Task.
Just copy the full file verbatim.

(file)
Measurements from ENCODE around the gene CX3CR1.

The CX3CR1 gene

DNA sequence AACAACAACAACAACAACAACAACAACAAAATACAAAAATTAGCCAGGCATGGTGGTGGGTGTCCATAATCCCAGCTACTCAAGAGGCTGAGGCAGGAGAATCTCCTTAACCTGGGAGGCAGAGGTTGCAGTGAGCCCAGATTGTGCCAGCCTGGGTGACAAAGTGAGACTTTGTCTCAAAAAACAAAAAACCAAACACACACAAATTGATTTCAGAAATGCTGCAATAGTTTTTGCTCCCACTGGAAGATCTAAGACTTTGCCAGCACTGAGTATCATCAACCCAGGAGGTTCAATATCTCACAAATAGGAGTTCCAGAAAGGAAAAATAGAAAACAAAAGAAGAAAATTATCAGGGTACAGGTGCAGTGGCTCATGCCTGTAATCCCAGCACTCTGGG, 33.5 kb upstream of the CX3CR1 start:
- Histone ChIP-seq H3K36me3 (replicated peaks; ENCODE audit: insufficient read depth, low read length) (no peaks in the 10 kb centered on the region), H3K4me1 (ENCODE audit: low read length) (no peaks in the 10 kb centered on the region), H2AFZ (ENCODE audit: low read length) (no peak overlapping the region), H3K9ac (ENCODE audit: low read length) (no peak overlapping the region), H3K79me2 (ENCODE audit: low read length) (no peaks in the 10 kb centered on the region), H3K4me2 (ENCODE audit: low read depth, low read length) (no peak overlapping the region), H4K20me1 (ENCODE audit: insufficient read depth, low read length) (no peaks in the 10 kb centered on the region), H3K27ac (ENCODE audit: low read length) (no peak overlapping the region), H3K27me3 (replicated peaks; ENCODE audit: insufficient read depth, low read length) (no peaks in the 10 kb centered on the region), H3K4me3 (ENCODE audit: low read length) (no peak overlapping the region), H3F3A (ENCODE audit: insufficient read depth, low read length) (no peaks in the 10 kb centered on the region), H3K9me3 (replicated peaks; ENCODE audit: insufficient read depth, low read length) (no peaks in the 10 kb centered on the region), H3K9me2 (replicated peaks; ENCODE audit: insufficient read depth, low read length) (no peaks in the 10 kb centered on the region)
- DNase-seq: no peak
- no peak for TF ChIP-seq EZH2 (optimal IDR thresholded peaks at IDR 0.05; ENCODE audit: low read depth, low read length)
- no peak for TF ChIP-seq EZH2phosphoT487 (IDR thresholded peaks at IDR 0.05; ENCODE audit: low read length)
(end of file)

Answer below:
Measurements from ENCODE around the gene CX3CR1.

The CX3CR1 gene

DNA sequence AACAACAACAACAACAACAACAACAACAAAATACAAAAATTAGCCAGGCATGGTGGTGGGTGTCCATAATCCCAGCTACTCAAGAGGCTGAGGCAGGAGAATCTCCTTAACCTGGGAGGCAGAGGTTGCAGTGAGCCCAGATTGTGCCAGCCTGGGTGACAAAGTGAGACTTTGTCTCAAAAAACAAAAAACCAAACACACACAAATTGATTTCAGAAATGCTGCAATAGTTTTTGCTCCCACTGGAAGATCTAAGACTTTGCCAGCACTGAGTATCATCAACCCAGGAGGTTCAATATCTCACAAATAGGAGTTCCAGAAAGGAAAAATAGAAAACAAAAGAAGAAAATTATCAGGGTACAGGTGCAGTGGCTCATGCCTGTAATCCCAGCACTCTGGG, 33.5 kb upstream of the CX3CR1 start:
- Histone ChIP-seq H3K36me3 (replicated peaks; ENCODE audit: insufficient read depth, low read length) (no peaks in the 10 kb centered on the region), H3K4me1 (ENCODE audit: low read length) (no peaks in the 10 kb centered on the region), H2AFZ (ENCODE audit: low read length) (no peak overlapping the region), H3K9ac (ENCODE audit: low read length) (no peak overlapping the region), H3K79me2 (ENCODE audit: low read length) (no peaks in the 10 kb centered on the region), H3K4me2 (ENCODE audit: low read depth, low read length) (no peak overlapping the region), H4K20me1 (ENCODE audit: insufficient read depth, low read length) (no peaks in the 10 kb centered on the region), H3K27ac (ENCODE audit: low read length) (no peak overlapping the region), H3K27me3 (replicated peaks; ENCODE audit: insufficient read depth, low read length) (no peaks in the 10 kb centered on the region), H3K4me3 (ENCODE audit: low read length) (no peak overlapping the region), H3F3A (ENCODE audit: insufficient read depth, low read length) (no peaks in the 10 kb centered on the region), H3K9me3 (replicated peaks; ENCODE audit: insufficient read depth, low read length) (no peaks in the 10 kb centered on the region), H3K9me2 (replicated peaks; ENCODE audit: insufficient read depth, low read length) (no peaks in the 10 kb centered on the region)
- DNase-seq: no peak
- no peak for TF ChIP-seq EZH2 (optimal IDR thresholded peaks at IDR 0.05; ENCODE audit: low read depth, low read length)
- no peak for TF ChIP-seq EZH2phosphoT487 (IDR thresholded peaks at IDR 0.05; ENCODE audit: low read length)